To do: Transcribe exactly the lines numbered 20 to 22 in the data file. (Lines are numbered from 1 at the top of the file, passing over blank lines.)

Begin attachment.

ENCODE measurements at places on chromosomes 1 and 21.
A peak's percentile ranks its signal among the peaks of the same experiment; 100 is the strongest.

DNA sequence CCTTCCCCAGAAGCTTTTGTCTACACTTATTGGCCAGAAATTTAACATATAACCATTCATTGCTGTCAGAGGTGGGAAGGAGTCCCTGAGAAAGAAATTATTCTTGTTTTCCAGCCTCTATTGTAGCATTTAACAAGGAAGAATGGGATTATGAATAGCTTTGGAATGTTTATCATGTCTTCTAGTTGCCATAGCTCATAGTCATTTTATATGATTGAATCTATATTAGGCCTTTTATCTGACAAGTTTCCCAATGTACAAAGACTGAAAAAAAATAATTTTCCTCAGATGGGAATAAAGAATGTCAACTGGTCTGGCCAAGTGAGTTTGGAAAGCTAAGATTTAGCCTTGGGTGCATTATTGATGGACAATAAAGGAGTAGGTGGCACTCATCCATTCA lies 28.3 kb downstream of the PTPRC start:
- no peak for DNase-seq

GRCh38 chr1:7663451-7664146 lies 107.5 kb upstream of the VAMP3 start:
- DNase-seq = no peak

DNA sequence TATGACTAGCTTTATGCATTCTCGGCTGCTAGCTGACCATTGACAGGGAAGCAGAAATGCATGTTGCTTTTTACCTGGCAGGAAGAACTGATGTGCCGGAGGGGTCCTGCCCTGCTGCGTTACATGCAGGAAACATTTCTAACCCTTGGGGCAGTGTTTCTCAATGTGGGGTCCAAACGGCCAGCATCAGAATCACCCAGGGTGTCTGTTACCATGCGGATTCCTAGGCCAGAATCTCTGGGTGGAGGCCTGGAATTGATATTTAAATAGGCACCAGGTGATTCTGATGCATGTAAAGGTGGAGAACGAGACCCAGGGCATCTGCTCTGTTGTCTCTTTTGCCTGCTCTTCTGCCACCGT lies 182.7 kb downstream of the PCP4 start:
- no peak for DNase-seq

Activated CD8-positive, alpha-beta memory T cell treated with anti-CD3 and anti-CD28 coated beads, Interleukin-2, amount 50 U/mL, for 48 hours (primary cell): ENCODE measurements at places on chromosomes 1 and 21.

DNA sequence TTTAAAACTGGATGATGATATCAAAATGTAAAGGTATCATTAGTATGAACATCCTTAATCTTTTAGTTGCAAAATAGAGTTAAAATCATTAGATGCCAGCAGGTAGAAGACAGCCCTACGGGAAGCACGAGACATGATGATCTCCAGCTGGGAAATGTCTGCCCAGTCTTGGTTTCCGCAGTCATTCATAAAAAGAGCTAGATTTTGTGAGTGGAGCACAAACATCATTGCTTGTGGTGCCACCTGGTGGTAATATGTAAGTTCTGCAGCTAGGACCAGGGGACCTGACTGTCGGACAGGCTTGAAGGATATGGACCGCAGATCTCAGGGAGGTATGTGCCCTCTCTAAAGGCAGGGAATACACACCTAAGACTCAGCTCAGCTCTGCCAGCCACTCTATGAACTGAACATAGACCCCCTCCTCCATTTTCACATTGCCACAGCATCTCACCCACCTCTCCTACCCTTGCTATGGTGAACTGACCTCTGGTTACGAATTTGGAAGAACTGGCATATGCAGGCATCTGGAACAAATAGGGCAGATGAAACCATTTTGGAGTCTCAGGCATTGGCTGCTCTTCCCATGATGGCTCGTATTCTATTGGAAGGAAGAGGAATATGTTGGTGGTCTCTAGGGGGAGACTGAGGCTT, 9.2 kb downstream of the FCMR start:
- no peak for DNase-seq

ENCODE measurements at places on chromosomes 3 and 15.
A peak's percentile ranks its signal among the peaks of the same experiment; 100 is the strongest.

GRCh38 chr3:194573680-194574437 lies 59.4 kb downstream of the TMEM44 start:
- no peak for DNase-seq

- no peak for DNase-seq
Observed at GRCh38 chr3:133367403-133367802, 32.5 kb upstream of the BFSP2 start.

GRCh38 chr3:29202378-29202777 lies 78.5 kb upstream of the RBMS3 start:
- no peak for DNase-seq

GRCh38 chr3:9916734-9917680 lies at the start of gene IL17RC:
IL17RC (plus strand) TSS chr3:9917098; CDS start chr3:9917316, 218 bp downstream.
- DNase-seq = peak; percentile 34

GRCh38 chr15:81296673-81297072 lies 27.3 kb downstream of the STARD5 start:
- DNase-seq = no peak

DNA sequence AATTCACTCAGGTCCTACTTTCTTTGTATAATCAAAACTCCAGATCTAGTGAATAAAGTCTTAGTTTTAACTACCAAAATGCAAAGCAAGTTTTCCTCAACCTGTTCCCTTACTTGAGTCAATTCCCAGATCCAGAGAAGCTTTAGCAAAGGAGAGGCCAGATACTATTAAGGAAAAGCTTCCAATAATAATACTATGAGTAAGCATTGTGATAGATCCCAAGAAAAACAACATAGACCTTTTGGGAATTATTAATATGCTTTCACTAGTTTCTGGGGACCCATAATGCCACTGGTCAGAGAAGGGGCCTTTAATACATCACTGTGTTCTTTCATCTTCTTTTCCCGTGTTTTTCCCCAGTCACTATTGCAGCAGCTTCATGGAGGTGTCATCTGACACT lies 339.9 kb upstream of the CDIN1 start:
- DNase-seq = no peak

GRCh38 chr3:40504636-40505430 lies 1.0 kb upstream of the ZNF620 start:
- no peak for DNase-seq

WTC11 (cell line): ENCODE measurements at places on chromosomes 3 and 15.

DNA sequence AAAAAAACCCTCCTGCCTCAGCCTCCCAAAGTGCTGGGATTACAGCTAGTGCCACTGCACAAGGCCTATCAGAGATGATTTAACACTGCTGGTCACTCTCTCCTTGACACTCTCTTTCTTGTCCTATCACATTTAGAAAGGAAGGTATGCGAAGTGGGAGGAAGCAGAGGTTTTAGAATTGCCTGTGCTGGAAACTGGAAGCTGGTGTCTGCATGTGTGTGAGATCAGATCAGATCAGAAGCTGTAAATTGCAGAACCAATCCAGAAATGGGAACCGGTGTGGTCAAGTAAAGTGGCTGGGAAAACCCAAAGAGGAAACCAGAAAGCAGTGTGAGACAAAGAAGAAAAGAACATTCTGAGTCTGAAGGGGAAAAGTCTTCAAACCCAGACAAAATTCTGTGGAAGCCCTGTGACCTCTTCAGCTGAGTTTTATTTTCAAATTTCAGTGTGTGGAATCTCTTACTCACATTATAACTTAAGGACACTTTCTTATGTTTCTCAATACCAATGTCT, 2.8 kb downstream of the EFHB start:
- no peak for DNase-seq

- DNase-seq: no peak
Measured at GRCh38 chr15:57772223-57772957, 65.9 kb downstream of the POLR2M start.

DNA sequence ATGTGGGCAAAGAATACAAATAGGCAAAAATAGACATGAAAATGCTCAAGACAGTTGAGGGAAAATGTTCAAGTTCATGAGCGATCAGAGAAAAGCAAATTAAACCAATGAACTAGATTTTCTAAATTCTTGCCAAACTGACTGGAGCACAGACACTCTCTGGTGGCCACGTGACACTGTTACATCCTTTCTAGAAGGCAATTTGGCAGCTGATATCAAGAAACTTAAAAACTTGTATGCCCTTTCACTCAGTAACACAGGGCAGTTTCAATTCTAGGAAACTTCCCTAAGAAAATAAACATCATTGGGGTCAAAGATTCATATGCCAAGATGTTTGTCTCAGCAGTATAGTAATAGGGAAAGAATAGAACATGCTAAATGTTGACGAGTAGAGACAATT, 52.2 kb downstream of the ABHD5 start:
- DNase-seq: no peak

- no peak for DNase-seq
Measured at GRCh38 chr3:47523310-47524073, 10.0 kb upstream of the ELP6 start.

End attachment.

GRCh38 chr3:9916734-9917680 lies at the start of gene IL17RC:
IL17RC (plus strand) TSS chr3:9917098; CDS start chr3:9917316, 218 bp downstream.
- DNase-seq = peak; percentile 34